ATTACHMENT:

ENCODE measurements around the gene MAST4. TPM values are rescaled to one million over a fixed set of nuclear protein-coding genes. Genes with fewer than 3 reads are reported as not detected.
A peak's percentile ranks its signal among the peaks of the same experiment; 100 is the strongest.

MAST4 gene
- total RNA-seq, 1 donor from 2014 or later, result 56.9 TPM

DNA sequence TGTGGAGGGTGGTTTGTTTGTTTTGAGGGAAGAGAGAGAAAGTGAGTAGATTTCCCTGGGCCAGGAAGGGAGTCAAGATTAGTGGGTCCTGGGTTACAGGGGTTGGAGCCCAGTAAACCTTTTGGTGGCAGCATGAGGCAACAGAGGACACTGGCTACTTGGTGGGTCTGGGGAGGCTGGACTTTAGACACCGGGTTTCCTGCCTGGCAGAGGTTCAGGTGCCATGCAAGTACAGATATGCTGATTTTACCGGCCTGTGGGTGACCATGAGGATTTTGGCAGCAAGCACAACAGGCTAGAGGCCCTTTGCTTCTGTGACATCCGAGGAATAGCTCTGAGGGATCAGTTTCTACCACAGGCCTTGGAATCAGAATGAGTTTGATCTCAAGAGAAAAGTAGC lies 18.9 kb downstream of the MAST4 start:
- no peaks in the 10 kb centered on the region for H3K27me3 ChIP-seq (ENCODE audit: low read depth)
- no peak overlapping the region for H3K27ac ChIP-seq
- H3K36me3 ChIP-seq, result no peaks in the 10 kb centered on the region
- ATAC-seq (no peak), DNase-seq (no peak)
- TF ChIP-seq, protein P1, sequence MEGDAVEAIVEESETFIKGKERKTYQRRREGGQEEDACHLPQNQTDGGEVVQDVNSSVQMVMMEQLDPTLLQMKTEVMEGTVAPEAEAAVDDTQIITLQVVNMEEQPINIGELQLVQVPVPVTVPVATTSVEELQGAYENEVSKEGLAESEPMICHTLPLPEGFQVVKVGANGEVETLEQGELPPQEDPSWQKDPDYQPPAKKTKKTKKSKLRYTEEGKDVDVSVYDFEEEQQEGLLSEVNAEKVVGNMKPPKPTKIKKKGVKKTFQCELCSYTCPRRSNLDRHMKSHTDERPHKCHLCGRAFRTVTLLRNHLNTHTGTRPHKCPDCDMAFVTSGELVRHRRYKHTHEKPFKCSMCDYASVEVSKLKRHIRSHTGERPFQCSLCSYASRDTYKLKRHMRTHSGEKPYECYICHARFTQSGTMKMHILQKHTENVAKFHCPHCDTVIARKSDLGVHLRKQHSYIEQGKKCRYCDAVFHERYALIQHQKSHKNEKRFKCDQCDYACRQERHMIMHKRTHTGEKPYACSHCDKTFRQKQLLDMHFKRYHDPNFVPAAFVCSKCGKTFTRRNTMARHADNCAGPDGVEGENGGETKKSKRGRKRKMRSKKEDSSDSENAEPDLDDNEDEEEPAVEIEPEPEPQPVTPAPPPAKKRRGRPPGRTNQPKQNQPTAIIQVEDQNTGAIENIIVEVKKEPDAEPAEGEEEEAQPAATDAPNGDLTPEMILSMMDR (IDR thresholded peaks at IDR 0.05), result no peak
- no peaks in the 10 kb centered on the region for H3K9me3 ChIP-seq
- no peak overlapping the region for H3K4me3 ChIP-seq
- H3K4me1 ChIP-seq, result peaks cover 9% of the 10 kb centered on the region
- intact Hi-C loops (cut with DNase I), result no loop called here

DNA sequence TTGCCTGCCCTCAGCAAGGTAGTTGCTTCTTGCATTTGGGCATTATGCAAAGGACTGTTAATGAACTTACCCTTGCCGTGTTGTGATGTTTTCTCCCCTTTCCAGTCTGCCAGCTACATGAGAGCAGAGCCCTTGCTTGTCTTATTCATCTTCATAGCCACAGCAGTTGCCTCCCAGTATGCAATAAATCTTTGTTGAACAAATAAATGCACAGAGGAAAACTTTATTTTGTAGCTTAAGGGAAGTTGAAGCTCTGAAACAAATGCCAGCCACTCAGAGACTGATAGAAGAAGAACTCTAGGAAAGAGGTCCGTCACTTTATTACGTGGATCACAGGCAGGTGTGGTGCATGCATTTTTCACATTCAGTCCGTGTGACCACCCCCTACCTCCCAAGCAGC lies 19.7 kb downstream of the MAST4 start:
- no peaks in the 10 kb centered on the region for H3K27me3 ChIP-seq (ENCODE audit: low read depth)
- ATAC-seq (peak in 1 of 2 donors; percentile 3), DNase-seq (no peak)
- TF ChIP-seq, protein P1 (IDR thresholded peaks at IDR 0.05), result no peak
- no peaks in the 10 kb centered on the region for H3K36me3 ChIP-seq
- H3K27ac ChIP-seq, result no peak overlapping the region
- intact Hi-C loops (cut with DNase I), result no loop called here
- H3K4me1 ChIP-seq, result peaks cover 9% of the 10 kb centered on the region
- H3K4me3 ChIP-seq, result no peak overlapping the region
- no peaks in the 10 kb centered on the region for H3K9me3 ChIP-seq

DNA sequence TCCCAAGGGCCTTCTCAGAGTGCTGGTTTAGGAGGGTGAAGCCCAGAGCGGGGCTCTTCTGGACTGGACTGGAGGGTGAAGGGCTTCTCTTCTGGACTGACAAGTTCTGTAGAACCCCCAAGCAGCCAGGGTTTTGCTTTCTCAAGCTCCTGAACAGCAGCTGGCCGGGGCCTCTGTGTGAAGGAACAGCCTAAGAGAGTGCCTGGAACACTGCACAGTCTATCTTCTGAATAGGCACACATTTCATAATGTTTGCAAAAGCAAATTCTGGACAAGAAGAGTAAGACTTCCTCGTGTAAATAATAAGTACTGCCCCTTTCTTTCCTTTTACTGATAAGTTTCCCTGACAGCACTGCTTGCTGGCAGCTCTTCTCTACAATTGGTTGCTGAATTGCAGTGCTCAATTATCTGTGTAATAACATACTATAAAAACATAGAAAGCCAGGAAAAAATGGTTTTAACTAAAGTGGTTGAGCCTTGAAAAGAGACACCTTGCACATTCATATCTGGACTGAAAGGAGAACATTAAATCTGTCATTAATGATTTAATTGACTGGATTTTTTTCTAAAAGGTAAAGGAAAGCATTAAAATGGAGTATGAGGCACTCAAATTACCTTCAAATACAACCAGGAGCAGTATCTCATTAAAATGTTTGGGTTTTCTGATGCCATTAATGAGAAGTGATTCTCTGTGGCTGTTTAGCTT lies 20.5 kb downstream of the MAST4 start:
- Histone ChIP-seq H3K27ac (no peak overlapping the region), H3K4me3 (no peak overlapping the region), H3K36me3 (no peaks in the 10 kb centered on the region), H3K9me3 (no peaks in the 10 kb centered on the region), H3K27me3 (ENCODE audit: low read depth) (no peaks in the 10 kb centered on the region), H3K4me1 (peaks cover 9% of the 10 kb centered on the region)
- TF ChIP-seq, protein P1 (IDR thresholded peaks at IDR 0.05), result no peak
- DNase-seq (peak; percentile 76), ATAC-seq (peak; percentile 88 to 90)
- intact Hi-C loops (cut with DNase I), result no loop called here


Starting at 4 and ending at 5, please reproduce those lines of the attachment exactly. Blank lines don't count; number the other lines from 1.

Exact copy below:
- total RNA-seq, 1 donor from 2014 or later, result 56.9 TPM

DNA sequence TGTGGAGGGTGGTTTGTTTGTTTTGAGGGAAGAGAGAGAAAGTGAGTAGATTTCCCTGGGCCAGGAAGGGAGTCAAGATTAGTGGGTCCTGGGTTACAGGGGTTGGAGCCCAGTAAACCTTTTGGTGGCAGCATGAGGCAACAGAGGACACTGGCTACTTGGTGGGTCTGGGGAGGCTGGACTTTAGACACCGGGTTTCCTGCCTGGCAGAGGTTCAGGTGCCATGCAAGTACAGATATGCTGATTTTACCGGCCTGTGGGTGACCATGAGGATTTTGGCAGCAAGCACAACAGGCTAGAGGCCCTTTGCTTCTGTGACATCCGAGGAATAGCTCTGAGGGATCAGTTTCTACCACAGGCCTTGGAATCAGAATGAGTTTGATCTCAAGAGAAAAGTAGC lies 18.9 kb downstream of the MAST4 start: